Take the 2-minute tour ×
Stack Overflow is a question and answer site for professional and enthusiast programmers. It's 100% free, no registration required.

I have the following code:

class A 
{
private:
    int x;
public:
    A()
    {
        x = 90;
    }
    A(A a1, A a2)
    {
        a1.x = 10;
        a2.x = 20;
    }
    int getX()
    {
        return this->x;
    }
};

I know that code might be weird but I don't understand why a1 and a2 can access private data member x?

share|improve this question

4 Answers 4

up vote 19 down vote accepted

Good question. The point is that protection in C++ is class level, not object level. So a method being invoked on one object can access private members of any other instance of the same class.

This makes sense if you see the role of protection being to allow encapsulation to ensure that the writer of a class can build a cohesive class, and not have to protect against external code modifying object contents.

Another thought as to the real "why?". Consider how you write almost any copy constructor; you want access to the original's underlying data structure, not its presented interface.

share|improve this answer
    
private works purely at class level. protected doesn't –  MSalters Sep 13 '11 at 8:38
    
@MSalters: Sure it does. Members of a class still get enhanced access to other objects of that class type, including the ability to access protected members within base subobjects (of other objects of the class type where the code is). –  Ben Voigt Jun 1 '13 at 3:28
    
Access specifiers in c++ regulate access to names, not objects. It's actually possible to access private members of different classes if you can find a legal way to refer to them. –  bames53 Sep 12 '13 at 3:15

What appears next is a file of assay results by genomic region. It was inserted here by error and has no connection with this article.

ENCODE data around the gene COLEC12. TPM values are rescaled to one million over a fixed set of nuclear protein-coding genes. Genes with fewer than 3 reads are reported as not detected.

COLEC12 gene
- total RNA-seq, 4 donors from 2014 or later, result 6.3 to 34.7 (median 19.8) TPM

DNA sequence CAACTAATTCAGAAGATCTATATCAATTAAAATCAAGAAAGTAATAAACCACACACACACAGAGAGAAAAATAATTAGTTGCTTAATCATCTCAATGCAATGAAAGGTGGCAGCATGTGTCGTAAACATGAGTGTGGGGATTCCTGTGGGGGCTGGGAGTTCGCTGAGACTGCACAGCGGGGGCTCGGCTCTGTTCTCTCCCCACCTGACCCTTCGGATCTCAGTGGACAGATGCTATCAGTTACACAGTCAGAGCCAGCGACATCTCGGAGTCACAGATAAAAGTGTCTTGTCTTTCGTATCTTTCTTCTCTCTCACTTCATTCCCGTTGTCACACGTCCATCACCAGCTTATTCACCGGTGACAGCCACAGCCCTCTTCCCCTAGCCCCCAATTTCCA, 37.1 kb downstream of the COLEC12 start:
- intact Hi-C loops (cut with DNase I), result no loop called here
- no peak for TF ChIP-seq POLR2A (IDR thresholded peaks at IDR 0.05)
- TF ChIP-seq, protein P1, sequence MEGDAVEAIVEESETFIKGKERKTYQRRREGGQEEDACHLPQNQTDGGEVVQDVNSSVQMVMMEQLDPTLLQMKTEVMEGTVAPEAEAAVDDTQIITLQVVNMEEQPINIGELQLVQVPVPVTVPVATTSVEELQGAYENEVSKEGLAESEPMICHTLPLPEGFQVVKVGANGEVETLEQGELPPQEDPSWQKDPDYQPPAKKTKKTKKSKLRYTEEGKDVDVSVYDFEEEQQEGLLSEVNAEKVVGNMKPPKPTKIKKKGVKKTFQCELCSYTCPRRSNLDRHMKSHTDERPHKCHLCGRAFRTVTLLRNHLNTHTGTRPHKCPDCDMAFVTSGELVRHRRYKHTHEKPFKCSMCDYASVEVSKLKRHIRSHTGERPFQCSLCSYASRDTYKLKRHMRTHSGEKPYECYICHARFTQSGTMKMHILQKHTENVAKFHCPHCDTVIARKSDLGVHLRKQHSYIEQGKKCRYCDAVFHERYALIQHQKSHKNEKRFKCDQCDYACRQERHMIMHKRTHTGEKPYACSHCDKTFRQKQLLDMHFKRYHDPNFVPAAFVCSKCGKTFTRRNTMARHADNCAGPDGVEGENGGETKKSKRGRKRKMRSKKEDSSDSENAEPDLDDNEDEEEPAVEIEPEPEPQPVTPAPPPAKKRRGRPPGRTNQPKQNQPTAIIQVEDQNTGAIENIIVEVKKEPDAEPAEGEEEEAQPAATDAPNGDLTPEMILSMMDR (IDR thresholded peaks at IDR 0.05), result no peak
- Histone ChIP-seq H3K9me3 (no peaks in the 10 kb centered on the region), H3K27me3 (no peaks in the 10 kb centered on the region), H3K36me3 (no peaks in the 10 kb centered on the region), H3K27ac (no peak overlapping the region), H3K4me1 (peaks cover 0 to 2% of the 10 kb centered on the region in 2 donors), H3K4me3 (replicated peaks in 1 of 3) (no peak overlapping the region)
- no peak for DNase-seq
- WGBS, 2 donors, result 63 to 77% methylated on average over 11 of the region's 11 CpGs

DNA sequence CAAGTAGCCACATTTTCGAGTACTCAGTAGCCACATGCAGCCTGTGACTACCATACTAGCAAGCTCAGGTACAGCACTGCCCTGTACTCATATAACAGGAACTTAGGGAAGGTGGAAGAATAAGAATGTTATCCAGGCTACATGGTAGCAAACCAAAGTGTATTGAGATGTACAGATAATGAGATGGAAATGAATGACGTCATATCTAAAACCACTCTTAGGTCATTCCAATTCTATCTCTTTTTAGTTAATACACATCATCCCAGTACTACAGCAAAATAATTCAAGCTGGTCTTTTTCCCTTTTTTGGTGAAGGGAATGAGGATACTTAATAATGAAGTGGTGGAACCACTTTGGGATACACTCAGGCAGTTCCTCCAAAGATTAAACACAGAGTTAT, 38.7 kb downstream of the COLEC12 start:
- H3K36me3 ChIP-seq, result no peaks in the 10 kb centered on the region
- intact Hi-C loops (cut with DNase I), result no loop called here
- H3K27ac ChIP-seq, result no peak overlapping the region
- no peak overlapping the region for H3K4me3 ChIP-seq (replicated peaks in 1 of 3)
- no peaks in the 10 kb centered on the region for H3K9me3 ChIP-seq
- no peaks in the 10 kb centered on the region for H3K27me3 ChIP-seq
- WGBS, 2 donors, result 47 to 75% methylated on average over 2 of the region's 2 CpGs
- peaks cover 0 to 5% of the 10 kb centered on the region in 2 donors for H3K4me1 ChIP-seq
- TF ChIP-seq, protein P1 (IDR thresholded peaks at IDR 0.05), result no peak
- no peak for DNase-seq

Any member function of the class as well as the constructors can access the private data. That is the private members of the instance object the method is called on or the private members of other instances.

In this case it's the constructor and it's other instances (namely a1, a2).

share|improve this answer

Short answer: In member methods of class A, all the members of (object/pointer and static member) class A can be accessed.

share|improve this answer
A(A a1, A a2)
{
    a1.x = 10;
    a2.x = 20;
}

Now from my understanding, you question is how can a object that invoked the constructor call can access other class member variables ?

Now, both the constructor and the arguments a1,a2 are class scoped. So, it can access all it's members irrespective of it's access level. This too will also work in the constructor -

this->x = a1.x; // Notice that "this" members can be accessed too.
                // How ever both the member variables are different and are part of
                // different objects.
share|improve this answer

Your Answer

 
discard

By posting your answer, you agree to the privacy policy and terms of service.

Not the answer you're looking for? Browse other questions tagged or ask your own question.